So where are the jobs coming?  Unsurprisingly this survey highlights companies moving away from cost cutting to focus on those areas most closely associated with revenue growth first.  Typically Sales (46% of those surveyed who expressed an intent to hire expect to hire in sales in the next 12 months).  Next comes Customer Service, IT, Administration, Accounting and Marketing.

Employment is known to be a lagging indicator.  Unemployment will continue to rise even as the economy returns to growth.  Nobody is whooping and hollering over these numbers and I certainly doubt we will see anything other than at best a slow and steady climb out of the depths for employment in the private sector in the next 12 months.  The picture in the public sector remains uncertain, perhaps the only certainty is the inevitability of job cuts.  If private sector employers can open their eyes and rid themselves of industry bias, perhaps those leaving the public sector can fill that gap in the labour market the private sector knows exists?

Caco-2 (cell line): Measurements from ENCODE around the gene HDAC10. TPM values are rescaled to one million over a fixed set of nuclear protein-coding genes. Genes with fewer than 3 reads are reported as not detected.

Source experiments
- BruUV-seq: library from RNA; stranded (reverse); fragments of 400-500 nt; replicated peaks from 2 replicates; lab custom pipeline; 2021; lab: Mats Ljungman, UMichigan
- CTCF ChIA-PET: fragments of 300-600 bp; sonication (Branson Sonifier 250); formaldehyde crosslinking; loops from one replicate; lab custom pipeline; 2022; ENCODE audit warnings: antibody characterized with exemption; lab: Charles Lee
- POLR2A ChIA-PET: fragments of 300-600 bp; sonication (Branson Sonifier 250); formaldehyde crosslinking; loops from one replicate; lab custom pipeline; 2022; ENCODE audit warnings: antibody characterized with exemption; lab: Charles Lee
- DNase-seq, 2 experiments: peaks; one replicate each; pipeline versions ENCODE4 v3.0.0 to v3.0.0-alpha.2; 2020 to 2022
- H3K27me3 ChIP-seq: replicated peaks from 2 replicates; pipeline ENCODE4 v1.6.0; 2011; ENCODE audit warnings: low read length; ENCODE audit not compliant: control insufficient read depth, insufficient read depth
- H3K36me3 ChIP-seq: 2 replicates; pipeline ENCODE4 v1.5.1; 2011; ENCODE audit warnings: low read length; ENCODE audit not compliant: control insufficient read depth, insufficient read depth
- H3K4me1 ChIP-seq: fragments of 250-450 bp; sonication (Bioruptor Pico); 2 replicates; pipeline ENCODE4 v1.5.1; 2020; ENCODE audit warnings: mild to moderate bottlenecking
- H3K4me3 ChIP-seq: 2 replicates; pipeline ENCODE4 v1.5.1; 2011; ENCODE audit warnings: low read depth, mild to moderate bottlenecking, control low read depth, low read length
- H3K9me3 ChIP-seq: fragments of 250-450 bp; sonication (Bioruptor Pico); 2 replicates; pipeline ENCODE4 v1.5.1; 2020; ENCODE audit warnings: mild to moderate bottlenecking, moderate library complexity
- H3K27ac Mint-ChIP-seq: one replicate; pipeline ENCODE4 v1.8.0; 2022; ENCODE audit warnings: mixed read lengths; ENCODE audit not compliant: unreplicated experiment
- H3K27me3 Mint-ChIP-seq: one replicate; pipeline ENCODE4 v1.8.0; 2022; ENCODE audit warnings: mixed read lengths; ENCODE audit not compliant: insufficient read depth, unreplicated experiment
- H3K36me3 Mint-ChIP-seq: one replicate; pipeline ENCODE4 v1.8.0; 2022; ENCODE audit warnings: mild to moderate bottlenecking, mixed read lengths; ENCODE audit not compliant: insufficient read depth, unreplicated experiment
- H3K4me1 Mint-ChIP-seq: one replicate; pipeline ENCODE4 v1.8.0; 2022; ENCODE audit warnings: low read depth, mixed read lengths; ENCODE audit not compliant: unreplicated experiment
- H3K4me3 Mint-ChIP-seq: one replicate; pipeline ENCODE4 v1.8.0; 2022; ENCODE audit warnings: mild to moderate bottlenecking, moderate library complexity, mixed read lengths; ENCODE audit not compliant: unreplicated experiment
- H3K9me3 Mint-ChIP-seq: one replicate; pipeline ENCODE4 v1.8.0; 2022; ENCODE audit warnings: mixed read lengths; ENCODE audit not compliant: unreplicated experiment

For more information on this report visit http://www.CareerBuilder.co.uk

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Why is “attitude” to often overlooked in favour of experience when hiring?

We hire for experience and fire for attitude. Why not therefore make attitude the basis of our hiring decisions? Clearly experience is the one thing that we can give any candidate coming in to the business. Attitude is one thing that for sure we can’t give them.